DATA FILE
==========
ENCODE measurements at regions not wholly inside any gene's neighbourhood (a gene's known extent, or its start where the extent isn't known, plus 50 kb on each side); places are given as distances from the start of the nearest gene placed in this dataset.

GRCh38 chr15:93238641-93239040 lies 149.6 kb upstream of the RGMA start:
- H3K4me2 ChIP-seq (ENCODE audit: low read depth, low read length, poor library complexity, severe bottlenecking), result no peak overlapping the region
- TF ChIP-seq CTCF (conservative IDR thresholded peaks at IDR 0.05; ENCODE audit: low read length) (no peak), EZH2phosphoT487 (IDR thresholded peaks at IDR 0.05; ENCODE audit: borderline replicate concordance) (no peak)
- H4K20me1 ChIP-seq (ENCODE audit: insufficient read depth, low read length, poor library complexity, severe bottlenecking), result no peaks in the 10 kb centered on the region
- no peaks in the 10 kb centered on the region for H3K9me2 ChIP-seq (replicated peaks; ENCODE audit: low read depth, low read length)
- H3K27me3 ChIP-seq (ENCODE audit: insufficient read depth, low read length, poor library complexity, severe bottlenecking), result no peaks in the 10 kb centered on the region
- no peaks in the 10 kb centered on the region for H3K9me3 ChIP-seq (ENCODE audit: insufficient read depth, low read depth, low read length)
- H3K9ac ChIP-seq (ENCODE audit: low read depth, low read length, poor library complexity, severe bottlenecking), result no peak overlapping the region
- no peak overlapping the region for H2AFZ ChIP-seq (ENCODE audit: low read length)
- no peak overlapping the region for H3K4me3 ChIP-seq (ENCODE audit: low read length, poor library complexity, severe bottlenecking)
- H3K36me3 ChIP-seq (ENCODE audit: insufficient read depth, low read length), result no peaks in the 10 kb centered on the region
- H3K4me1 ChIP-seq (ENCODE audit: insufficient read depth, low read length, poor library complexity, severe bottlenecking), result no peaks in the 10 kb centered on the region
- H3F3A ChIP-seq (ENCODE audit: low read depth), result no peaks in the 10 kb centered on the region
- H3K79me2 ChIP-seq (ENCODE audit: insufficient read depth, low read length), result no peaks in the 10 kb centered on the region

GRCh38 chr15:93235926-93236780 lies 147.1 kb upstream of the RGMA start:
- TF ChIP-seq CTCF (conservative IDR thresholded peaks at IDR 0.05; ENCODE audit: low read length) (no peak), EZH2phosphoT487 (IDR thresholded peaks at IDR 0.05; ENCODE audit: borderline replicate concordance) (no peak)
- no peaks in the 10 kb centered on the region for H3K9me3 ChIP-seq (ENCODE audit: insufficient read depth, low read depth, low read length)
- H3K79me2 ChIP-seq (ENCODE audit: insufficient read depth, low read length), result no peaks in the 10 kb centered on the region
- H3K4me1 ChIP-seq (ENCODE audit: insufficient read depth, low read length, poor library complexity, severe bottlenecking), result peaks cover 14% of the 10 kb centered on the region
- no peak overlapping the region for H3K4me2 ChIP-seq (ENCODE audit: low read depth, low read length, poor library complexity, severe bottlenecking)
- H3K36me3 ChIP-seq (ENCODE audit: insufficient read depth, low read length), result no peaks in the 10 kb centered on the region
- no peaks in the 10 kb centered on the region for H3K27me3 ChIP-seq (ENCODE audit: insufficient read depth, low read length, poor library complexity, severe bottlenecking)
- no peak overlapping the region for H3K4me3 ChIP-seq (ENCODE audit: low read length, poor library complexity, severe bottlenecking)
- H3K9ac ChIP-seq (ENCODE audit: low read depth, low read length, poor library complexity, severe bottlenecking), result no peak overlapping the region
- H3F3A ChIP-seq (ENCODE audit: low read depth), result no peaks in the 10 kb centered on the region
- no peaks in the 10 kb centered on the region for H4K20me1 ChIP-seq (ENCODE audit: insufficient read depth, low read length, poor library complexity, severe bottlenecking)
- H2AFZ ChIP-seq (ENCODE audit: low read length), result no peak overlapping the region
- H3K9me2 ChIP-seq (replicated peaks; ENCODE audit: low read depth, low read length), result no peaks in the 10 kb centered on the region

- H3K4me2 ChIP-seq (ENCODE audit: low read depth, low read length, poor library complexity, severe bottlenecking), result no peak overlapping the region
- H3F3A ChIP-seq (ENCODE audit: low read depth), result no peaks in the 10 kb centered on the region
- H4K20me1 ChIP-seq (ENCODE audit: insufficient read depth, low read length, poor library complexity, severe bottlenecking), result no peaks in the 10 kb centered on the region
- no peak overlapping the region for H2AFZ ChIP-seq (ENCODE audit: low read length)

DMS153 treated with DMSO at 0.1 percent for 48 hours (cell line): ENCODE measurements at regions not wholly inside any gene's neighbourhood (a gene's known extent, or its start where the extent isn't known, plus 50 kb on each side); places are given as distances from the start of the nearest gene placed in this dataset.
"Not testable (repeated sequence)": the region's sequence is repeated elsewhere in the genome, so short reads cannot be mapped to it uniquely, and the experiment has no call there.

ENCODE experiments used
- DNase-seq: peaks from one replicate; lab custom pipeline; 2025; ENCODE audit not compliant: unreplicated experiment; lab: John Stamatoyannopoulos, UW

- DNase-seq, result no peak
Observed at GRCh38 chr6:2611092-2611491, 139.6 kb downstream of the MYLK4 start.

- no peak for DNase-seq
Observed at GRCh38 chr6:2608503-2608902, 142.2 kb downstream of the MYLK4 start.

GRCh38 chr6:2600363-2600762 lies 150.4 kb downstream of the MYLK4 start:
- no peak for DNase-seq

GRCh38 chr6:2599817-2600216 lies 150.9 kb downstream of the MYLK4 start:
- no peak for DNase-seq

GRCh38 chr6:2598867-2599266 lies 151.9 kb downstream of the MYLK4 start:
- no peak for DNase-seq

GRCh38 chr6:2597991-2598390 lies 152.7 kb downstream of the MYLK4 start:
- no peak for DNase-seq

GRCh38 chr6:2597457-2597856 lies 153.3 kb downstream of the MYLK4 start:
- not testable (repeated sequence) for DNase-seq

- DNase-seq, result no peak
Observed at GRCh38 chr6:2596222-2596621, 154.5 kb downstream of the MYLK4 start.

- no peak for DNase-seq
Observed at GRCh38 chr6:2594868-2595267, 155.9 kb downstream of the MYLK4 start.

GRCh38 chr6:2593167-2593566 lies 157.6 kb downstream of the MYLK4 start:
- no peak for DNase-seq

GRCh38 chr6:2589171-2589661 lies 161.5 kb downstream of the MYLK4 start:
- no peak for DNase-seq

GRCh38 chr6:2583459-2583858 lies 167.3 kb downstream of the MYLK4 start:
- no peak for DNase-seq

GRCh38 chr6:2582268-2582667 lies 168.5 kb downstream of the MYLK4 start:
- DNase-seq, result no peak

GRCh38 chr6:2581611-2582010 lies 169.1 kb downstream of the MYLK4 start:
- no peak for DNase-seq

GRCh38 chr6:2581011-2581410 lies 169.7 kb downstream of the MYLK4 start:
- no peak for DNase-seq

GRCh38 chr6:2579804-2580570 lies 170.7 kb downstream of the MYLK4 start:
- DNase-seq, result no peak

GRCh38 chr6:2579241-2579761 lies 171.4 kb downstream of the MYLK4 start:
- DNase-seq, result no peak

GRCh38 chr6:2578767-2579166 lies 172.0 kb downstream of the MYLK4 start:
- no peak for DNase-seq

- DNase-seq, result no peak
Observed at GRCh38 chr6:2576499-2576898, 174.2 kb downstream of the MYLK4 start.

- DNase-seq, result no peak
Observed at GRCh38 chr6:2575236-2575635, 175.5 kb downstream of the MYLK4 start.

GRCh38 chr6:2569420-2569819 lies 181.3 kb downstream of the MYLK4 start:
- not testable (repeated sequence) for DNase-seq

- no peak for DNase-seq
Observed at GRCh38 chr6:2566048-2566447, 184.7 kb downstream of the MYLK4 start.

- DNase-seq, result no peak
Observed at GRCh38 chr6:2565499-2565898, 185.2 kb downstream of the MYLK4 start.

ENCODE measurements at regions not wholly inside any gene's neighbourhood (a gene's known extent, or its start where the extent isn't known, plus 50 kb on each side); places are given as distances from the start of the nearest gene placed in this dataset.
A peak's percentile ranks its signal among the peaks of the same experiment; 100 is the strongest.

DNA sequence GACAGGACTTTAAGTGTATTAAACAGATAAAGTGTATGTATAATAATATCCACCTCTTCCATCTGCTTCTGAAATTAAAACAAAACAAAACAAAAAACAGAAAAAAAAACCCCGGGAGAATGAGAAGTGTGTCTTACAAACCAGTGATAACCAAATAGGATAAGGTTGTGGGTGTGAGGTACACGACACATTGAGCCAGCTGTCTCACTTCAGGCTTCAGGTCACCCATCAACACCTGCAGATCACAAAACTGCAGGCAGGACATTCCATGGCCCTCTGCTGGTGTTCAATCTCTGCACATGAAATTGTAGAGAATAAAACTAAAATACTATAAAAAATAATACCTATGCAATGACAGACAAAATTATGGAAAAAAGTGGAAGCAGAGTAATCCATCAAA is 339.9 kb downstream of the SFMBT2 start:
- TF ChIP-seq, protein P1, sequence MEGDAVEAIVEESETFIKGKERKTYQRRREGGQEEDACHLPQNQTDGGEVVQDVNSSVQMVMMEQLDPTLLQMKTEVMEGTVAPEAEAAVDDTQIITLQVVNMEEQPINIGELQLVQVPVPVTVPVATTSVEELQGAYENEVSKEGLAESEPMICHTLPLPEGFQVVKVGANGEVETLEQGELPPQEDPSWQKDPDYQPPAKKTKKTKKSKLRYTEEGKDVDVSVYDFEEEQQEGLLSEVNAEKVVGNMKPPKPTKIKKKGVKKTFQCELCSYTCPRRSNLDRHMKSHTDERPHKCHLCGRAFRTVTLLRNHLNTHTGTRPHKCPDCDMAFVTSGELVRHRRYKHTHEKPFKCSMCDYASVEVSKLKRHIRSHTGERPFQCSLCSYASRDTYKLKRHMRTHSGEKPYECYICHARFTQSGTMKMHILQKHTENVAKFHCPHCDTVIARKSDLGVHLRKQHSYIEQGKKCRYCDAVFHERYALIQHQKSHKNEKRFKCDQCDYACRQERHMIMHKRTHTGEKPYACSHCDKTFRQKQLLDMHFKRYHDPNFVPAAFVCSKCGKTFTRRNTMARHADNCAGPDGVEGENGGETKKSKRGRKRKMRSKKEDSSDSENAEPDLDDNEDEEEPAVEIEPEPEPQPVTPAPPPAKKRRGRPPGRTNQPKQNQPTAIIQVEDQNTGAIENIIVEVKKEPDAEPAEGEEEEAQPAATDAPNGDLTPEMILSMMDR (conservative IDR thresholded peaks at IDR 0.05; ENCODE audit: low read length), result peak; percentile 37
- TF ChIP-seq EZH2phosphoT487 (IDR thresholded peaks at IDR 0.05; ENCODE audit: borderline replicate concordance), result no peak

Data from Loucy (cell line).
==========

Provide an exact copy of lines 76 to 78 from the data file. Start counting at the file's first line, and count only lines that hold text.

- DNase-seq, result no peak
Observed at GRCh38 chr6:2575236-2575635, 175.5 kb downstream of the MYLK4 start.

GRCh38 chr6:2569420-2569819 lies 181.3 kb downstream of the MYLK4 start: